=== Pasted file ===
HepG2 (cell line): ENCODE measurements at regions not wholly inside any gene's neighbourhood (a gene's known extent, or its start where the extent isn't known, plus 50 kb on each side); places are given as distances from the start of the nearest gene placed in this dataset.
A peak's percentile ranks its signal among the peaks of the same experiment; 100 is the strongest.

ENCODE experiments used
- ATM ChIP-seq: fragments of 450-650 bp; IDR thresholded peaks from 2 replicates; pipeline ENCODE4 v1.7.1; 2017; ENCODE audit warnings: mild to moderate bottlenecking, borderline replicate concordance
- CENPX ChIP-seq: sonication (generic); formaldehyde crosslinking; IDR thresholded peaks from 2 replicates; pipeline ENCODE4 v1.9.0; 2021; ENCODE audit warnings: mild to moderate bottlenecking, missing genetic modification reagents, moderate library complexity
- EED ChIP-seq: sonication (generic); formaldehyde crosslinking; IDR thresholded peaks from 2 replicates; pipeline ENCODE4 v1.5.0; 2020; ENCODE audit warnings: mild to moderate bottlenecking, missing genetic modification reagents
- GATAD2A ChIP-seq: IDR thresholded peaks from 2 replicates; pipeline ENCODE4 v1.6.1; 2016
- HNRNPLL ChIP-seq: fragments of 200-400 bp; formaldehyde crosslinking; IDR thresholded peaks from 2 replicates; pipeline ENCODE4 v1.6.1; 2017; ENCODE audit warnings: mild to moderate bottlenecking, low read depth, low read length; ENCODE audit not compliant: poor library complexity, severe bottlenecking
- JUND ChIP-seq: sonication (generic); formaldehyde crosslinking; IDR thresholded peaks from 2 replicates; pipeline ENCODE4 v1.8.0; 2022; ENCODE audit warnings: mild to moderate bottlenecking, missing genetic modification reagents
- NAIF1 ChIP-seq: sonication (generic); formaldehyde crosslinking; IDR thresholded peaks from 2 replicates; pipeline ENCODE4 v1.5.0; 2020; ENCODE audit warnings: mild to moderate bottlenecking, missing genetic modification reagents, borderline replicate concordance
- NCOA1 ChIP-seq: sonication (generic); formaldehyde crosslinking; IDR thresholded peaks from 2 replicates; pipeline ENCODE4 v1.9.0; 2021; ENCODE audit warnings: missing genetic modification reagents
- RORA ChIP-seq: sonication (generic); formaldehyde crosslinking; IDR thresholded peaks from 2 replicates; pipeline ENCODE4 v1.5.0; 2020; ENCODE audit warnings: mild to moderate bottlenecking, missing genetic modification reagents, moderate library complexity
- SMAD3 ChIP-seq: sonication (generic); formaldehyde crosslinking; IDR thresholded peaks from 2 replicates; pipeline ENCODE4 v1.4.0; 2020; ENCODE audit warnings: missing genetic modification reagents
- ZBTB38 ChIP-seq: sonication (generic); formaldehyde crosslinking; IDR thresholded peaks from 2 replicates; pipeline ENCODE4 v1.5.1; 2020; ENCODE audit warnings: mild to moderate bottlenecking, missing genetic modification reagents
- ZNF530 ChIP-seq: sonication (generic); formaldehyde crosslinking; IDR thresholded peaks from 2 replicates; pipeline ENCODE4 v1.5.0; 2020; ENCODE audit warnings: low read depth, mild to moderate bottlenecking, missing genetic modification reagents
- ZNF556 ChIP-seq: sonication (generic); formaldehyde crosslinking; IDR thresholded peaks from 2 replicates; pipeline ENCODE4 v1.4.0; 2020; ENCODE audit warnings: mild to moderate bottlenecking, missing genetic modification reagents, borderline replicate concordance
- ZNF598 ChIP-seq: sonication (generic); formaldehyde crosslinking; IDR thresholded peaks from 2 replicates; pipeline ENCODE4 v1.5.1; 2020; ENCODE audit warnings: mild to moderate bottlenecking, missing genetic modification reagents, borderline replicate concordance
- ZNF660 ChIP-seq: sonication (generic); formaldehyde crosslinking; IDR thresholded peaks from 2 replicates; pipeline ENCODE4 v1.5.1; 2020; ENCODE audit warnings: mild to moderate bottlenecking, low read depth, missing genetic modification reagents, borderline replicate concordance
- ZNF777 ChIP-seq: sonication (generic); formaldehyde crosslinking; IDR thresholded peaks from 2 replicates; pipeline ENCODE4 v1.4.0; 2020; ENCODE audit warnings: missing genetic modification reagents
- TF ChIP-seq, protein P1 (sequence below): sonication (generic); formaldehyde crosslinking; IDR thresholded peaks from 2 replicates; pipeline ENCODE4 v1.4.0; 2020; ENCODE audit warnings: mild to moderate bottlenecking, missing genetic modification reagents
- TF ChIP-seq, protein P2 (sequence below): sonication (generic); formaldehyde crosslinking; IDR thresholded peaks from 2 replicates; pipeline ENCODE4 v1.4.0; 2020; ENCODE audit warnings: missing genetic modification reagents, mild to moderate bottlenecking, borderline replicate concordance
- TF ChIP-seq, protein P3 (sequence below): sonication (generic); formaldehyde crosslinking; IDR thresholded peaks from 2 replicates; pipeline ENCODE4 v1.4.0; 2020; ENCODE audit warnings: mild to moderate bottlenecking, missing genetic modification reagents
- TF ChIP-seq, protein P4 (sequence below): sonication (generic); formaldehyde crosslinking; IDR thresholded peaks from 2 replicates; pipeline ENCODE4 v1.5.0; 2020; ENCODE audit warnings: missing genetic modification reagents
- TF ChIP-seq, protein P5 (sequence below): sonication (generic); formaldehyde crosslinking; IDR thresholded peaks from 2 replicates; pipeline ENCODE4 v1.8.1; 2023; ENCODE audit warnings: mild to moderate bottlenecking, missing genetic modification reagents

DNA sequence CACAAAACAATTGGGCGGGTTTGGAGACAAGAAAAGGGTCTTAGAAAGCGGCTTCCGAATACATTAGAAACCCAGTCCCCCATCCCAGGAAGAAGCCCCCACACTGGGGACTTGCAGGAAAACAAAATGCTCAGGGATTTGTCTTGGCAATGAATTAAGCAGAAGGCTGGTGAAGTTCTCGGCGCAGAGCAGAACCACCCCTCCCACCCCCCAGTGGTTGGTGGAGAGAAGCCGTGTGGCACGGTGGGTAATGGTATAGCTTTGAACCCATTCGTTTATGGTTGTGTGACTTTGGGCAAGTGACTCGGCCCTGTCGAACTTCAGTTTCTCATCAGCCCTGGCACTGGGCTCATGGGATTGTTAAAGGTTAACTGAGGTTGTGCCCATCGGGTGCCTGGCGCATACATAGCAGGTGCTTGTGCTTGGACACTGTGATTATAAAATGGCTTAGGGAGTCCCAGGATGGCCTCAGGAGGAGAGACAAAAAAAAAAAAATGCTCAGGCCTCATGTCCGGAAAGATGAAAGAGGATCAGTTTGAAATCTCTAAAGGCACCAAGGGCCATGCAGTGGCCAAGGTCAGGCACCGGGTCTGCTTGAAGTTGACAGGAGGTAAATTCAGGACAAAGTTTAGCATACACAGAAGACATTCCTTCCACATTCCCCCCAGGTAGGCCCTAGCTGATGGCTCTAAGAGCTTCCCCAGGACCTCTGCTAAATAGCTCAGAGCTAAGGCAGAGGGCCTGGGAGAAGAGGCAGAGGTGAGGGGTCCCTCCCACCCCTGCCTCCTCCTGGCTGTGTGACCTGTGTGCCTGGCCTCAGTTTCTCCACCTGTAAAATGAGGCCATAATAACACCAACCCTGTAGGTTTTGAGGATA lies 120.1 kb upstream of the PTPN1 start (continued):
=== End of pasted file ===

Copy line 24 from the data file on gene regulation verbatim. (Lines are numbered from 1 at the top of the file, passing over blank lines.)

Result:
- TF ChIP-seq, protein P5 (sequence below): sonication (generic); formaldehyde crosslinking; IDR thresholded peaks from 2 replicates; pipeline ENCODE4 v1.8.1; 2023; ENCODE audit warnings: mild to moderate bottlenecking, missing genetic modification reagents